I have a lovely client who lives on Dorchester in a 1920s brick courtyard building. She has been using us for several years, and we have done work for her parents as well. Like many of our clients, she is on the faculty at the University. She probably has more brains in her thumb than I have in my cranium....
But I digress.
Yesterday she had me over to change out a light fixture in the hallway. The one that was there (3rd picture down) was functioning, but the way the glass was held up by a threaded cap that had to be taken on and off to change bulbs had gotten to be a real pain to her. She was in the market for a new fixture, and found this sharp little number on the North side. (2nd picture down) It definitely gives that entry foyer a bit more pizazz than that bright gold brass fixture did. Sometimes a change as simple as a new fixture really spruces things up. Everybody knows that feeling of having remodeled a kitchen , tiled a bathroom, freshly painted or sanded and varnished the floors, or a hundred different projects in the home, large or small, and how good they make you feel. Unfortunately, my dear wife has been deprived of that feeling for way too long.....
But I digress.
In hanging this fixture, I noticed the very large and distinct warning label on it. It says "RISK OF FIRE. MOST BUILDINGS BUILT BEFORE 1985 HAVE SUPPLY WIRES RATED 60 DEGREES. CONSULT A QUALIFIED ELECTRICIAN BEFORE INSTALLING. FOR SUPPLY CONNECTIONS USE WIRE RATED FOR AT LEAST 90 DEGREES (Celsius) I think this warning label speaks volumes.
In the Chicago Electrical code, Table 18-27-310.16 "Allowable Ampacities of Insulated Conductors" lists the ampacity ratings of the various types of wire in use in residential and commercial construction today. There are many. The salient point here , however, is that only the modern, THHN, THWN, THW-2, XHHW, FEPB and other conductors have 90 degree ratings. This is based on the insulation around the copper, and its a science unto itself. The modern wire usually has a thermoplastic base insulation and some version of a neoprene high temperature resistant plastic jacket. The point is OLD CLOTH-COVERED WIRE DOES NOT MEET EVEN THE MINIMUM STANDARD that light fixture manufacturers call for. Even when it was brand new it didn't. Now that it is 70 years old and falling apart, it definitely doesn't.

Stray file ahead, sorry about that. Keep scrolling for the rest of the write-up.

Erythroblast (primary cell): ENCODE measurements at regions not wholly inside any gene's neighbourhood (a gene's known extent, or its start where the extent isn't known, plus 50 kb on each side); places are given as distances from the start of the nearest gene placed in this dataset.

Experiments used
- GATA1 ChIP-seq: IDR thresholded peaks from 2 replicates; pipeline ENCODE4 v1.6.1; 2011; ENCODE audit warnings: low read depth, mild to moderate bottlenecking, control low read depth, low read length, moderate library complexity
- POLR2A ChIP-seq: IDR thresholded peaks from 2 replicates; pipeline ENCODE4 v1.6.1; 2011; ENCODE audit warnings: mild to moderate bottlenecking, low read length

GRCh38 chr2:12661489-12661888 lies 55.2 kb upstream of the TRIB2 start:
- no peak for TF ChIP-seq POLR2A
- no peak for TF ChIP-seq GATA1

So the next time your electrician tells you some version of "the old wire is OK if you don't overload it, or if you don't move it around too much," or some such observation, take it with a grain of salt. He may not fully understand this issue, or he (or she) may not be well-versed in retrofitting old wiring systems. But in either case, it's YOUR safety that's on the line, not his. These light fixture companies are very large and have very competent lawyers and research teams on their side. If they tell you, right out, IF YOU CONNECT THIS FIXTURE TO OLD CLOTH-COVERED WIRE AND YOU HAVE A FIRE, WE TAKE NO RESPONSIBILITY! that should tell you something.
A word to the wise, as my dad used to say....